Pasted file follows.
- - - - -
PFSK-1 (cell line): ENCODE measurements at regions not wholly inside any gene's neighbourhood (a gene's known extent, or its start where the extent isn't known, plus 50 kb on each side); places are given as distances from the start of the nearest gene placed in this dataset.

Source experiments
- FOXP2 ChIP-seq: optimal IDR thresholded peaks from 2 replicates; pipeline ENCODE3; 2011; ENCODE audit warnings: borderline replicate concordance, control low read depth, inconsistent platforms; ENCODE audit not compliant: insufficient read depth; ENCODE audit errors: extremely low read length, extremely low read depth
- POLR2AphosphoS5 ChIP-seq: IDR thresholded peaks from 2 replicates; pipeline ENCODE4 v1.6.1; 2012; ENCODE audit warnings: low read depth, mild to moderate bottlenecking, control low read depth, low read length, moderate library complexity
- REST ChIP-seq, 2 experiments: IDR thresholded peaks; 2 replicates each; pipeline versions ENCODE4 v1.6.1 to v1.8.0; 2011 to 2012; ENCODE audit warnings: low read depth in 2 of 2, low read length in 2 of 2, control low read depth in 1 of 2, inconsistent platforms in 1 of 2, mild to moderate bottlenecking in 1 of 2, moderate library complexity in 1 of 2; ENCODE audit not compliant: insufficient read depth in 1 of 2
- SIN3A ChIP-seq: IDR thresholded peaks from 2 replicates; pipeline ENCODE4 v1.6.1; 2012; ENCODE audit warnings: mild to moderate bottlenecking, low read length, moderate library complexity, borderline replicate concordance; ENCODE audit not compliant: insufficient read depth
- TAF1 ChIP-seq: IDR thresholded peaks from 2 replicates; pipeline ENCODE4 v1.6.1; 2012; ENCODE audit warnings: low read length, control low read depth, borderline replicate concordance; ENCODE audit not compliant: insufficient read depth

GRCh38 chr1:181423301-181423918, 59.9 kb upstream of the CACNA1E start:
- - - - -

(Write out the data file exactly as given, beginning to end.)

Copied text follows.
PFSK-1 (cell line): ENCODE measurements at regions not wholly inside any gene's neighbourhood (a gene's known extent, or its start where the extent isn't known, plus 50 kb on each side); places are given as distances from the start of the nearest gene placed in this dataset.

Source experiments
- FOXP2 ChIP-seq: optimal IDR thresholded peaks from 2 replicates; pipeline ENCODE3; 2011; ENCODE audit warnings: borderline replicate concordance, control low read depth, inconsistent platforms; ENCODE audit not compliant: insufficient read depth; ENCODE audit errors: extremely low read length, extremely low read depth
- POLR2AphosphoS5 ChIP-seq: IDR thresholded peaks from 2 replicates; pipeline ENCODE4 v1.6.1; 2012; ENCODE audit warnings: low read depth, mild to moderate bottlenecking, control low read depth, low read length, moderate library complexity
- REST ChIP-seq, 2 experiments: IDR thresholded peaks; 2 replicates each; pipeline versions ENCODE4 v1.6.1 to v1.8.0; 2011 to 2012; ENCODE audit warnings: low read depth in 2 of 2, low read length in 2 of 2, control low read depth in 1 of 2, inconsistent platforms in 1 of 2, mild to moderate bottlenecking in 1 of 2, moderate library complexity in 1 of 2; ENCODE audit not compliant: insufficient read depth in 1 of 2
- SIN3A ChIP-seq: IDR thresholded peaks from 2 replicates; pipeline ENCODE4 v1.6.1; 2012; ENCODE audit warnings: mild to moderate bottlenecking, low read length, moderate library complexity, borderline replicate concordance; ENCODE audit not compliant: insufficient read depth
- TAF1 ChIP-seq: IDR thresholded peaks from 2 replicates; pipeline ENCODE4 v1.6.1; 2012; ENCODE audit warnings: low read length, control low read depth, borderline replicate concordance; ENCODE audit not compliant: insufficient read depth

GRCh38 chr1:181423301-181423918, 59.9 kb upstream of the CACNA1E start: